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Biochemical Characterization of Industrially Produced Rapeseed Meal as a Protein Source in Food Industry

Ivanova, Petya, Chalova, Vesela, Uzunova, Galina, Koleva, Lidia, Manolov, Ivan
Agriculture and Agricultural Science Procedia 2016 v.10 pp. 55-62
albumins, amino acid composition, byproducts, feed industry, food industry, globulins, glucosinolates, glutelins, in vitro digestibility, isoleucine, leucine, lipids, lysine, oils, pancreatin, pepsin, phenols, protein sources, proteolysis, rapeseed meal, sulfur, valine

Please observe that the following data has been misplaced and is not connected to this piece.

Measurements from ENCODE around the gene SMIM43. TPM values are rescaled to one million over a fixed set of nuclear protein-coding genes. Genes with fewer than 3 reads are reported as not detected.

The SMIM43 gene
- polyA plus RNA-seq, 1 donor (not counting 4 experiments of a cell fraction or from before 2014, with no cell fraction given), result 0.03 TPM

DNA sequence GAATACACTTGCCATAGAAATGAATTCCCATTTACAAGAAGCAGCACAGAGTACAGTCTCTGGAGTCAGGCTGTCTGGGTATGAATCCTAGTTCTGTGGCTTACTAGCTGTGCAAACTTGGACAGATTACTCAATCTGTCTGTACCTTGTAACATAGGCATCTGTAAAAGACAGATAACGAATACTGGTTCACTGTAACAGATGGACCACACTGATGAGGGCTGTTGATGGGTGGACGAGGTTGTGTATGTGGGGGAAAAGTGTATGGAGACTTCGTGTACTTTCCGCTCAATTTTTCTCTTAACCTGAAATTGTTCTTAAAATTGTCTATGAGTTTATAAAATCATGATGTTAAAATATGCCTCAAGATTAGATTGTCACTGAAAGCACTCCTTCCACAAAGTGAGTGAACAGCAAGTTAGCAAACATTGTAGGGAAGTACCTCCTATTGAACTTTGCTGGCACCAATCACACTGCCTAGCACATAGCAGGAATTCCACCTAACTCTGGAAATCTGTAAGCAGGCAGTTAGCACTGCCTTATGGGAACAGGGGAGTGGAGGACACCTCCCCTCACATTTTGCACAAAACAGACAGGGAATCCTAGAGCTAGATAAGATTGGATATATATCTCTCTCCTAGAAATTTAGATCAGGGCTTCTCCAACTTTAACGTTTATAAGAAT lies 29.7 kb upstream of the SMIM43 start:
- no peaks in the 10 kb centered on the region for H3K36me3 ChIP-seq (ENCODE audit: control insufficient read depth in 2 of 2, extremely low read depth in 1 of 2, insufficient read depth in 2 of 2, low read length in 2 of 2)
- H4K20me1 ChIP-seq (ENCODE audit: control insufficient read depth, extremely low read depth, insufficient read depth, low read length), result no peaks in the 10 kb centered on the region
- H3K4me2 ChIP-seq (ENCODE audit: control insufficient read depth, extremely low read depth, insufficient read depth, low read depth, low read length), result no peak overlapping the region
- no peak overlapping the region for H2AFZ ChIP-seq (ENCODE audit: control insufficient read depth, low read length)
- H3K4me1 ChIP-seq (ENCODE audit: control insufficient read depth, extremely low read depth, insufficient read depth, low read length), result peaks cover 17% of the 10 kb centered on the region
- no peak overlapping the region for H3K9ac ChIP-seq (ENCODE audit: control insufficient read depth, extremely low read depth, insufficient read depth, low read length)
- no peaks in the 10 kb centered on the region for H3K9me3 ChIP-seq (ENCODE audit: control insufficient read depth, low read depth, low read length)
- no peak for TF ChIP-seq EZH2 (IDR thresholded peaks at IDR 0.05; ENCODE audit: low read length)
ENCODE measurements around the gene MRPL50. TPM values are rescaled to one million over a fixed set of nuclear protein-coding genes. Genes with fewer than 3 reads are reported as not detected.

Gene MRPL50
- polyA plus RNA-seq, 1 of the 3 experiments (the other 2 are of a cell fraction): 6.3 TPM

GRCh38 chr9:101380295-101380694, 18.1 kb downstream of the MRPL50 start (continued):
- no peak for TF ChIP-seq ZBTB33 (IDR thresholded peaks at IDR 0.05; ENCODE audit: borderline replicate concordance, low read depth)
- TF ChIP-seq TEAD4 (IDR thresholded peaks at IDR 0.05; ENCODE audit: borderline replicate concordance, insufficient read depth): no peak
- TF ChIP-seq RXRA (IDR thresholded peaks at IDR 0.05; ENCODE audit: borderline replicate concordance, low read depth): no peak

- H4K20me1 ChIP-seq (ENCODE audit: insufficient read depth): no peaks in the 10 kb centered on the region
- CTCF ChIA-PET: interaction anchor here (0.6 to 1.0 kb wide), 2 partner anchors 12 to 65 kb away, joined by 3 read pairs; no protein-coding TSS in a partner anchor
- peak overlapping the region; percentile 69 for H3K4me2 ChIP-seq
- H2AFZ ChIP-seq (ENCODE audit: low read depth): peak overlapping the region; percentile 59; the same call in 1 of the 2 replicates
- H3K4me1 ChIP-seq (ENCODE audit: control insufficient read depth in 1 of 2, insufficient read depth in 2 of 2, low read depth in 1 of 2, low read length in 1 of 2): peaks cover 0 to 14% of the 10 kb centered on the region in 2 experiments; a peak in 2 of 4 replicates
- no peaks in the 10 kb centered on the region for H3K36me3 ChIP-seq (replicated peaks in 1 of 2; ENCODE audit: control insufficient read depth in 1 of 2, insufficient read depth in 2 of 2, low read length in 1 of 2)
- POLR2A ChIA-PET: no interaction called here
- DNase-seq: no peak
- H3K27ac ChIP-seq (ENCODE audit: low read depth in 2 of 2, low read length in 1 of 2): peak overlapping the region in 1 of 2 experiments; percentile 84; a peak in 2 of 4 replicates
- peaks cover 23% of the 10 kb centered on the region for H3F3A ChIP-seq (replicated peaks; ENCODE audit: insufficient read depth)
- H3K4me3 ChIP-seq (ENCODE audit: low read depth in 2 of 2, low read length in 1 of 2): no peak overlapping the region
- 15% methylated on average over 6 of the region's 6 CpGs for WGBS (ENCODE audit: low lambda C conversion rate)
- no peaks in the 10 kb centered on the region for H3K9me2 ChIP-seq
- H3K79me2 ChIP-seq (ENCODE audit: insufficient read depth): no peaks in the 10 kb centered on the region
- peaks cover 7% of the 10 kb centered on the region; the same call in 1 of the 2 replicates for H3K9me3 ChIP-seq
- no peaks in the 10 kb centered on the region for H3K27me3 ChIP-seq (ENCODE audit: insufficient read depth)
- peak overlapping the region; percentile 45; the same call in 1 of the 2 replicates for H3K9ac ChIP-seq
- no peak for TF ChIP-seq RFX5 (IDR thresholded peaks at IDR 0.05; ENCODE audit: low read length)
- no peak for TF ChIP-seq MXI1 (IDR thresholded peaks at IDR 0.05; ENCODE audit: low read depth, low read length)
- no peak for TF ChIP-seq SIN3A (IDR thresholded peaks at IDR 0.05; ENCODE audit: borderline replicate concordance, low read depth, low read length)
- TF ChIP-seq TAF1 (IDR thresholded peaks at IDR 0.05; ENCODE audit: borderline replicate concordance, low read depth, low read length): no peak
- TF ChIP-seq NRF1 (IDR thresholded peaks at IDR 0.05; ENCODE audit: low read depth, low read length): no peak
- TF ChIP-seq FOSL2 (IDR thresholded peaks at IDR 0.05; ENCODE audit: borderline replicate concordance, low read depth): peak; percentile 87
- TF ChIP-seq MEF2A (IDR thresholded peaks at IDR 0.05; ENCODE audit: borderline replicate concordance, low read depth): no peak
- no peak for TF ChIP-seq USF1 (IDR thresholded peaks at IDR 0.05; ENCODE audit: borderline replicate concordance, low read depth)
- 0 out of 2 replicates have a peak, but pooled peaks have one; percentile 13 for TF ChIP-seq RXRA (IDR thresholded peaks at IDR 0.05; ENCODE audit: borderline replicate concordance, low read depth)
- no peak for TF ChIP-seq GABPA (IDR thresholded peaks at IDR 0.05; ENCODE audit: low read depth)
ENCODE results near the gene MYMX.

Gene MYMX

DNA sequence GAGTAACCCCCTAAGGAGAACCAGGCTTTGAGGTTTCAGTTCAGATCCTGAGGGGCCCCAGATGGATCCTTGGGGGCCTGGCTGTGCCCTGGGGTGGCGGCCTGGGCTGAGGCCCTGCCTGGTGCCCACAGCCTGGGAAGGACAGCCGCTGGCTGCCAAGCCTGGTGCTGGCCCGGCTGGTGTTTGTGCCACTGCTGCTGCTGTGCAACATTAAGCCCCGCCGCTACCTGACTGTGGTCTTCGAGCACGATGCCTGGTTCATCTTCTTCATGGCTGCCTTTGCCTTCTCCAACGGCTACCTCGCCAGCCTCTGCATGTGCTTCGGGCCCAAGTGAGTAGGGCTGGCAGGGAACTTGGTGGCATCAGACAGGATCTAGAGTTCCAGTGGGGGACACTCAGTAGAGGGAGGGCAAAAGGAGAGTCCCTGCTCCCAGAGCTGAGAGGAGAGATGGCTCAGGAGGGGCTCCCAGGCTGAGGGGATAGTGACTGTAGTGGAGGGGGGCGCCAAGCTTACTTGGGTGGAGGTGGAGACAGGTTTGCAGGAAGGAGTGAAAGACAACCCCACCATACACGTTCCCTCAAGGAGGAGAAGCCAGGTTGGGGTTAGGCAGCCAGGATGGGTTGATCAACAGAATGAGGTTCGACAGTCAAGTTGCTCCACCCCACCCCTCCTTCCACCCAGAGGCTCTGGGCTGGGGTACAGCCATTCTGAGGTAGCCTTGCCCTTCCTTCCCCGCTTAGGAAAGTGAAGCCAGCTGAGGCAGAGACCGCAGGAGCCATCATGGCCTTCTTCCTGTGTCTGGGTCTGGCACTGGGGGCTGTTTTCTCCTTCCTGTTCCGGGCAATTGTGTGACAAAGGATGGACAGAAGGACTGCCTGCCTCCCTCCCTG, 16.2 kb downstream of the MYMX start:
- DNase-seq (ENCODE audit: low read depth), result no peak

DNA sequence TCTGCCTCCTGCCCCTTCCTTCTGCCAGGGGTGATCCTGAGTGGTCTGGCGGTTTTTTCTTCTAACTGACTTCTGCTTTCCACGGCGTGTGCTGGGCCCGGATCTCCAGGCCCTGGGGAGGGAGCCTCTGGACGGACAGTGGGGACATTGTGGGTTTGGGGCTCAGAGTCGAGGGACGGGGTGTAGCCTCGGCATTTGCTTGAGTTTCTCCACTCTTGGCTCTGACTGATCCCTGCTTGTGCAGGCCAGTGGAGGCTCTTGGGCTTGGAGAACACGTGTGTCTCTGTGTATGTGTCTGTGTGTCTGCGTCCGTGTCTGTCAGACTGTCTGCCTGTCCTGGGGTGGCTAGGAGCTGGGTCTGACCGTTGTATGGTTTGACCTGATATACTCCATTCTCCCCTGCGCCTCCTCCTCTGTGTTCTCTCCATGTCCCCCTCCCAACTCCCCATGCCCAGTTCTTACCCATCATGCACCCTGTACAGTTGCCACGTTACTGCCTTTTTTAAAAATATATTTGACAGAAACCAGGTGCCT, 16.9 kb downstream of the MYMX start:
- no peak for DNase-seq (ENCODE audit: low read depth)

Rapeseed meal is a by-product of oil production which is primarily used in feed industry. The application of the rapeseed meal as a protein source in food industry is an alternative which leads to a better and more complete use of this by-product. Biochemical characteristics of industrially produced rapeseed meal vary and therefore, detailed analyses prior to its use as a protein source is necessary. The commercial rapeseed meal evaluated in this study contained high protein amount (39.86%) and low residual total fats (2.30%). It was characterized with low levels of glucosinolates (12.69 ± 0.18μmol/g) and phenols (1.13 ± 0.04%). Amino acid analysis revealed lysine as the first limiting amino acid with an amino acid score of 58.00%, followed by valine (66.86%). However, this by-product was rich in leucine and isoleucine which amino acid scores equaled to 97.60 and 88.67% respectively. The amino acid score evaluation demonstrated relatively high amount of sulphur containing amino acids (82.57%). The commercial rapeseed meal exhibited low in vitro digestibility (18.59 ± 0.98%). The albumin, globulin and glutelin fractions however, expressed higher digestibility with albumin fraction being the most susceptible (67.22 ± 1.28%) to pepsin and pancreatin proteolytic activities.